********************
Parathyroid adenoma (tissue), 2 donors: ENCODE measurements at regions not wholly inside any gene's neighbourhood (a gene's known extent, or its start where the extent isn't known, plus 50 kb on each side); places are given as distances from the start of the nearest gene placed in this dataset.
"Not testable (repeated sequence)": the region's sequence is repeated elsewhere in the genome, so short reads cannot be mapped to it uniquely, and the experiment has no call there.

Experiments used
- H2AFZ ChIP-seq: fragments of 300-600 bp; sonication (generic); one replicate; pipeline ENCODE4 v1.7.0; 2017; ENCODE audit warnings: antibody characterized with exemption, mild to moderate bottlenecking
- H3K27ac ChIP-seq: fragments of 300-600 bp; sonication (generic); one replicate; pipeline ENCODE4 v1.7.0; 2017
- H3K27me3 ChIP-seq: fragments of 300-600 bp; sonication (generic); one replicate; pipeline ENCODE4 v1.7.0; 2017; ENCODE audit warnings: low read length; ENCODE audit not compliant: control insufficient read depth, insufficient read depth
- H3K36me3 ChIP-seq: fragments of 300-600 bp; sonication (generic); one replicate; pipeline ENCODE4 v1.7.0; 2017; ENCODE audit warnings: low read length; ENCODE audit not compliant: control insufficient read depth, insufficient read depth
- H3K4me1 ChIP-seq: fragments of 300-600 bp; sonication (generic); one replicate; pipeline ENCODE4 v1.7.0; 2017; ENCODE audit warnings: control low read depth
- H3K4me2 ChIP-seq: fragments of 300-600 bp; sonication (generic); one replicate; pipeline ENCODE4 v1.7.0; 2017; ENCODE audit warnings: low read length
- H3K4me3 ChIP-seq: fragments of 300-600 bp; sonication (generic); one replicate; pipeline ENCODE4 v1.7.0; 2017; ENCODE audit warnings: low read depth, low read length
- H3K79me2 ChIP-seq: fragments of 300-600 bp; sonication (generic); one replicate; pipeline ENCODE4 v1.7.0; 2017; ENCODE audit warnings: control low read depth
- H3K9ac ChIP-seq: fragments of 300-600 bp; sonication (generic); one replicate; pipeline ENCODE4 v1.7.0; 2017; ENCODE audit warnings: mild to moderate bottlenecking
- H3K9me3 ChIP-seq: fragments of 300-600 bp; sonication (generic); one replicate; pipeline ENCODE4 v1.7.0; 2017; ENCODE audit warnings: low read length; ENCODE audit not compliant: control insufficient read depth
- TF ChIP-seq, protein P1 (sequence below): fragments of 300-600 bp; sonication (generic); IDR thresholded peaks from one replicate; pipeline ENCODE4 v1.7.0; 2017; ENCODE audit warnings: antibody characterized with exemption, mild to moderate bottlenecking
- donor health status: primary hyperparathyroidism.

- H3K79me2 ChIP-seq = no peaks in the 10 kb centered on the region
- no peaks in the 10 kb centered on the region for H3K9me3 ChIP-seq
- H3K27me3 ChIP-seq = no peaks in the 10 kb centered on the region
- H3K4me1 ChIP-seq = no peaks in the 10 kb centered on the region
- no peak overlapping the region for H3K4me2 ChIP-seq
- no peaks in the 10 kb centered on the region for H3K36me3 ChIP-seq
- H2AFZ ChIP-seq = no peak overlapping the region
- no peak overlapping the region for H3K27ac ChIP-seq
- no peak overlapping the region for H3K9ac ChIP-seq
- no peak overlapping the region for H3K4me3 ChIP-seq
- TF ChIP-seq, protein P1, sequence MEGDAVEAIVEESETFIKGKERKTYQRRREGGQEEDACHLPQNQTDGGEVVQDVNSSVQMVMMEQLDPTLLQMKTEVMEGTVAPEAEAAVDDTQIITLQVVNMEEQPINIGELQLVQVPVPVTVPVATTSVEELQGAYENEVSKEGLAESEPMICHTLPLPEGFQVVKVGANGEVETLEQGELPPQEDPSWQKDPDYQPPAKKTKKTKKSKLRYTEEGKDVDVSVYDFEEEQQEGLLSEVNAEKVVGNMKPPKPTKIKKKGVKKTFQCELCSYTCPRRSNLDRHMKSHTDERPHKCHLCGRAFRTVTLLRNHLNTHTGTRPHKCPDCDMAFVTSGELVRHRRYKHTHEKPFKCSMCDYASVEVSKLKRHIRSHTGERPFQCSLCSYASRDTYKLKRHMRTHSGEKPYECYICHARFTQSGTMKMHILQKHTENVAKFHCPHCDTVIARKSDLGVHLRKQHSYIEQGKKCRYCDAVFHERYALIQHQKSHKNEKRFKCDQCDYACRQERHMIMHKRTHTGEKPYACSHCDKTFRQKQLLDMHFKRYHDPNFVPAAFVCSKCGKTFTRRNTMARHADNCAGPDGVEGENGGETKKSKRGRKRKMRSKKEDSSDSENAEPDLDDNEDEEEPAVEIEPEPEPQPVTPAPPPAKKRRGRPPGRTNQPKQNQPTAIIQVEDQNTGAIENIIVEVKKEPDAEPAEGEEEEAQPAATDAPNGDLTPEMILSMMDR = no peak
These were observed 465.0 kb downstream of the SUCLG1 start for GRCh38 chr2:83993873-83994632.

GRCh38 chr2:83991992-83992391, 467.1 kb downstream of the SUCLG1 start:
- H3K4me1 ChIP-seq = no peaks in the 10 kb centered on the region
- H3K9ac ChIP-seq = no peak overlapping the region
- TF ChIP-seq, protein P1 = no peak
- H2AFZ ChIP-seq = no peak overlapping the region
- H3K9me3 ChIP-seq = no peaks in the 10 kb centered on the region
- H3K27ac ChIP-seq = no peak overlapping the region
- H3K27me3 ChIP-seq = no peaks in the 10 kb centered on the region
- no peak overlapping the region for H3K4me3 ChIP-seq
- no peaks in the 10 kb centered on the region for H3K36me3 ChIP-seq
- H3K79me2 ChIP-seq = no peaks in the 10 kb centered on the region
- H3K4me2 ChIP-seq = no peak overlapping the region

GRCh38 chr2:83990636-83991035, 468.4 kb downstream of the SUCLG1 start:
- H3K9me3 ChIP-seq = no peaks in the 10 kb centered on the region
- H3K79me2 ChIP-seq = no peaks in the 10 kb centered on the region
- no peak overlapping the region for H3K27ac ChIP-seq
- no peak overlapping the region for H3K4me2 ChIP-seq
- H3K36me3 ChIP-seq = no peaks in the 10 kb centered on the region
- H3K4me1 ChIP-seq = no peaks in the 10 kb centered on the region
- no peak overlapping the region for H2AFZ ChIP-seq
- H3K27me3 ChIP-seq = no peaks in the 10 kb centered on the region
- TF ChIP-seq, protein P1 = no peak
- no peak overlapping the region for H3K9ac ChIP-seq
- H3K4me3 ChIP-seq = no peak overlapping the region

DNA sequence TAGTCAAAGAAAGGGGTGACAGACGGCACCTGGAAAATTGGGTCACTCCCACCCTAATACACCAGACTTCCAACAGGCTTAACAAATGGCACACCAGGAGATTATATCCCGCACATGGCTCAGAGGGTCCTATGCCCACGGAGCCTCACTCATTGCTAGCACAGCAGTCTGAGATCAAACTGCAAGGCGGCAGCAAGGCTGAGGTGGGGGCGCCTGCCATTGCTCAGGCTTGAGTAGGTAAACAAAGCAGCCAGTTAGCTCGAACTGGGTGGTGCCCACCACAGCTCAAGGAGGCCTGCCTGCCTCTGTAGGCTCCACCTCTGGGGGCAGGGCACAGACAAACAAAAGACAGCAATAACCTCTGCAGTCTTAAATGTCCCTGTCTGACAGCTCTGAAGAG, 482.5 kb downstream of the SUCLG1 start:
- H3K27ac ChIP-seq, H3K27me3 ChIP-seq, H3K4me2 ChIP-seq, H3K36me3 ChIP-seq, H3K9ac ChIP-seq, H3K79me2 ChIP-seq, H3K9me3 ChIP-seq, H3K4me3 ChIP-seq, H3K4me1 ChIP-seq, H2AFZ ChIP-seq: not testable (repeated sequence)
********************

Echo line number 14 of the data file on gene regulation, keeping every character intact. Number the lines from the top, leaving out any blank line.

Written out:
- TF ChIP-seq, protein P1 (sequence below): fragments of 300-600 bp; sonication (generic); IDR thresholded peaks from one replicate; pipeline ENCODE4 v1.7.0; 2017; ENCODE audit warnings: antibody characterized with exemption, mild to moderate bottlenecking